this analysis. See
That's all for now. If/when I buy this product I will send in more info.
(Brian's prev. report follows)
I wish ADS's USB Instant DVD for Macs ($399 list) was priced like their PC version ($229 list, $199.xx at Ckt City here -see above comments for notes on differences). Here's a reader's review of the ADS USB Instant DVD bundle (which includes Pixela's software):
"I've included an extensive additional review of my experiences with
the product and ADS support, or lack thereof below this, you're
welcome to post any/all/none of it as you see fit.
This is broken into separate sections, on PixeDV and on CaptyDVD and
on the combined pair with a final section trying to sum it all up.
I bought this as an alternative to iDVD and FCP for import via my
Camcorder's analog/DV on the fly conversion, to do old video and
LaserDiscs. It seems like a great offering, capturing directly into
MPEG format, so there won't be any encoding step, much faster than
capture to FCP, edit and write out a DV file, run iDVD and transcode
from DV to MPEG.
Problem 1: Lack of decent menu/chapter definition
I've tried to use simple graphics to describe the menu's I want,
they're pretty basic, what you'd see in any DVD you bought: a play
movie button, a select chapter button.
I've used PixeDV to make a DVD now, or rather, I've tried to use it.
All I want is some pretty basic DVD menus, something iDVD can't do
since it doesn't support chapters.
I have 3 short TV shows I've captured, originally 1/2 hour long, now
about 23.5 minutes with the commercials removed. I wanted a menu to
play the shows, preferably one after the other, and a menu to go to
chapter selections within each show.
This is the menu setup I envisioned:
| Some title text
| play show 1 then 2 then 3 button (don't desire video, just text on button)
| pick a chapter button
The chapter menus:
| Pick the show 1 chapter
| Chapter 1 button (don't desire video, just text on button)
| Chapter 2 button
| Chapter 5 button
| Goto main button goto show 2 button
| Pick the show 2 chapter
| Chapter 1 button (don't desire video, just text on button)
| Chapter 2 button
| Chapter 5 button
| Goto main button Goto show 1 button goto show 3 button
| Pick the show 3 chapter
| Chapter 1 button (don't desire video, just text on button)
| Chapter 2 button
| Chapter 5 button
| Goto main button Goto show 2 button goto show 3 button
My first drawback was there was no way to 'join' 3 movies to play as
1 but that wasn't too much of a liability, I can just modify my title
menu to be like this instead:
| Some title text
| play show 1 (don't desire video, just text on button)
| play show 2 (don't desire video, just text on button)
| play show 3 (don't desire video, just text on button)
| pick a chapter button
PixeDV does have an option to create an 'autoplay' DVD. When the DVD
is inserted into the player it will play all 3 of my movies
sequentially and then show the title menu after all movies have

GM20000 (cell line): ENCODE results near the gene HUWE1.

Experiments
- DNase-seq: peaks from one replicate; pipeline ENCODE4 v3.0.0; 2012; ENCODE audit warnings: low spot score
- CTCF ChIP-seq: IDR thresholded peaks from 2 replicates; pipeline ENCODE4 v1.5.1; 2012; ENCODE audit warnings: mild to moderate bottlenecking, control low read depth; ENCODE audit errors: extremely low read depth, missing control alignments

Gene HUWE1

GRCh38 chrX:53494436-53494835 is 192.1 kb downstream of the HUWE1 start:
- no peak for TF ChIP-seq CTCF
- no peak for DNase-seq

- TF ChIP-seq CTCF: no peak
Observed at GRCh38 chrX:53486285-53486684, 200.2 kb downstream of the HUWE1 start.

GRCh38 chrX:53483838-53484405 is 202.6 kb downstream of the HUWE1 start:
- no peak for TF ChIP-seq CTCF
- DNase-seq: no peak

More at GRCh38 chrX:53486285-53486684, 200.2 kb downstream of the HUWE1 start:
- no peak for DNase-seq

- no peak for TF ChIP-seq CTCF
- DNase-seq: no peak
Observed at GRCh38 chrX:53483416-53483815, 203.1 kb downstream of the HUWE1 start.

played. So not having an upfront 'play the movie' button is not
quite so bad and having the movie buttons be chapter menu buttons
works out ok. Its not what I want, but its not too awful. I'd still
rather have my 'like Hollywood' menu setup though.
The next drawback. The program will let you create up to 30 menus,
but they can only be reached in a linear manner. That is, from 1 to
2, from 2 to 1 or 3, from 3 to 2 or 4, etc. There is no 'go home'
button and no way to make one. Which means I can't have my goto main
button on any of my chapter menus.
Now came the real problems. Its seems I can have a chapter menu, but
only at the expense of having a plain 'play' button. The way PixeDV
enables chapters is once you place the movie, the ability to define
chapter marked is enabled. One then defines a chapter menu and
effectively removes the ability to play the movie directly (clicking
on the movie will take you to the chapter menu only). I can add the
movie in again to get a play button, but then the software will
attempt to encode yet another copy of the movie onto the DVD, a most
This means I need to define a chapter stop at the beginning of the
show. Then this is the sequence required to simply watch a show:
"Pick show from Title menu, Pick Start of Show chapter from the
Chapter Menu, video starts to play." This is a completely
unacceptable way of viewing a DVD.
The chapter stops can be set at a .5 second granularity (which seems
odd since one can only edit the MPEG at 1 second granularity.) But
setting the chapter markers is not very simple since the only option
is to move a slider and look at the video on-screen. There is no way
to move to "about the right spot" and then play the video and pick
where you want the marker. You have to either use the slider or the
move forward/back button. The forward/back button can be set to move
in various jumps, .5, 1, 5, 10 second, 1, 5, 10 minute at a time.
Add onto my list of extreme shortcomings, the text of a button seems
limited to about 30 characters. My buttons in iDVD are typically 2